Getting Real About Getting Social; Profiting From the New Media

Social Media & Business

Social media is no longer a catch phrase or a fad, it is a definite outlet for consumers to garner information about companies they’re interested in and products they want to purchase. For example, McDonalds (as of Nov. 14, 2013), has almost two million Twitter followers and 29.68 million Facebook likes; Disney has 45.21 million likes and 3.32 million Twitter followers.

When harnessed properly, social media can be a highly successful way to increase profit in your business. Unlike TV commercials and newspaper ads, the ultimate goal of social media is not to instantly get the audience to run out and buy your product (although that is definitely a bonus); it is to keep your brand top of mind.
If you own a restaurant, it’s fairly easy to promote your product; everyone gets hungry, after all. But if your business is something a little more selective, such as a bookstore, for instance, social media is an absolute must. But how do you use social media as an effective tool?

1. Decide which medium is the best for your business. Facebook is one of the more popular sites (as noted in the numbers above), and is one of the more flexible options. There is no limit on characters, like Twitter, and a successful post need only include an appropriate picture, and text. Twitter is great for restaurants and retail, as the best comparison to conventional media is a radio advertisement. You can repeat Tweets as much as you’d like, and include links or pictures as well. YouTube is another avenue that is included in the social media arena; it can be used for tutorials or short infomercials.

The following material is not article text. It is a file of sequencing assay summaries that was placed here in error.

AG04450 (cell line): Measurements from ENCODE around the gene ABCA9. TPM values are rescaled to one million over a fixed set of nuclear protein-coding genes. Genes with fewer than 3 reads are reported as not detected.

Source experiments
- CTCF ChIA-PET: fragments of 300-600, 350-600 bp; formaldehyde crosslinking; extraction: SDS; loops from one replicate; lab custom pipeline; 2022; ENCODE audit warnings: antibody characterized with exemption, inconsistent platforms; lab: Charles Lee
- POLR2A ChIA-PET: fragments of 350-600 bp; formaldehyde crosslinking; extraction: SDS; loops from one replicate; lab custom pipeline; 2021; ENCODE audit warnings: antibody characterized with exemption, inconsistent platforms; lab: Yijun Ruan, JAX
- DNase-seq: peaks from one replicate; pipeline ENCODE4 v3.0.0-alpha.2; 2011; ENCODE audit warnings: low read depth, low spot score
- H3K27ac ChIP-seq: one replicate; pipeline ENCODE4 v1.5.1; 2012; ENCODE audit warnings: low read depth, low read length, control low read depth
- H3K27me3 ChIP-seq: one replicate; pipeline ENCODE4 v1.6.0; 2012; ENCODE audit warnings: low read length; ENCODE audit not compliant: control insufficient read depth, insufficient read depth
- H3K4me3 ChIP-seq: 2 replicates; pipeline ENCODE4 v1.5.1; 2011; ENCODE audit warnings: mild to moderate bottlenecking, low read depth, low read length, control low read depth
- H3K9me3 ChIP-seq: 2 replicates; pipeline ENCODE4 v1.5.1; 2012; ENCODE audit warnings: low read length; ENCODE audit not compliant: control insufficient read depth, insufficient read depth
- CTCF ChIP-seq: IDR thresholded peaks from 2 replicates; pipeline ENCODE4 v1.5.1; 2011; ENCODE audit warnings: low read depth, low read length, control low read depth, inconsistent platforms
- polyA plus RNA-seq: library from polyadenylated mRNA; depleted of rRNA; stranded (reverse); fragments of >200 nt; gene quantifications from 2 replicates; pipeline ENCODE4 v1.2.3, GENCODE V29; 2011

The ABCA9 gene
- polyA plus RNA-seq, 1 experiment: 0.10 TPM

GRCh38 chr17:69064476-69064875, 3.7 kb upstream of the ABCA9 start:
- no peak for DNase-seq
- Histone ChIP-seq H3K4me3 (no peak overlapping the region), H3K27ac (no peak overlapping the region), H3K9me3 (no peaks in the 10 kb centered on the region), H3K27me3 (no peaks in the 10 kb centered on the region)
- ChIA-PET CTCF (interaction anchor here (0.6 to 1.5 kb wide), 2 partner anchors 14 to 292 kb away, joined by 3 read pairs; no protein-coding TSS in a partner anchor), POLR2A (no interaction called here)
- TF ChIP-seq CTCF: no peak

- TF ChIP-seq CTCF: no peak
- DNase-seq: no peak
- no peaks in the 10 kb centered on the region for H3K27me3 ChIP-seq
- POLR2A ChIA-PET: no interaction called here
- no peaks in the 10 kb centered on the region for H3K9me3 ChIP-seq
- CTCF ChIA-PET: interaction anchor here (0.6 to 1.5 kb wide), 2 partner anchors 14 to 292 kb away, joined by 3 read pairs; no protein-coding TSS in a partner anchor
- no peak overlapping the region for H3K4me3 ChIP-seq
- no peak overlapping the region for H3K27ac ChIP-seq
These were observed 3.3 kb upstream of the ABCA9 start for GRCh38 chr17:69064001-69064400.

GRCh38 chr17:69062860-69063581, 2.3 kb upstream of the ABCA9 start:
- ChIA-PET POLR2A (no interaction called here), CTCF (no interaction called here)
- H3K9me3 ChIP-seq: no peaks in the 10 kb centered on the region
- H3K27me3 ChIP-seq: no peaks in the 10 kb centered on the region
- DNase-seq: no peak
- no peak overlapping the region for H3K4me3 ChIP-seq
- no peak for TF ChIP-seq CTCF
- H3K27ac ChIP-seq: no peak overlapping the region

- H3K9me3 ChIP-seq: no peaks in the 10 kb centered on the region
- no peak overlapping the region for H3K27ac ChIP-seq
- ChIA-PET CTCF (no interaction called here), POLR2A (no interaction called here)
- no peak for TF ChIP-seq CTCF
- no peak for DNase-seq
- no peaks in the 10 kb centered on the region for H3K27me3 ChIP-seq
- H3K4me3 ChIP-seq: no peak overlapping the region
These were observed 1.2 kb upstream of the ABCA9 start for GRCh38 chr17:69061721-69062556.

2. Create a social media strategy. Now before you run screaming, it’s not all that complicated. If you’ve decided on the media you wish to use, all you need to do is figure out a plan on using it. For instance; if you decided on Facebook, you need to decide on how many times per week you’re going to post (three is the suggested amount) and what topics you’re going to use. The same is for Twitter and YouTube; the interval of postings and the subject.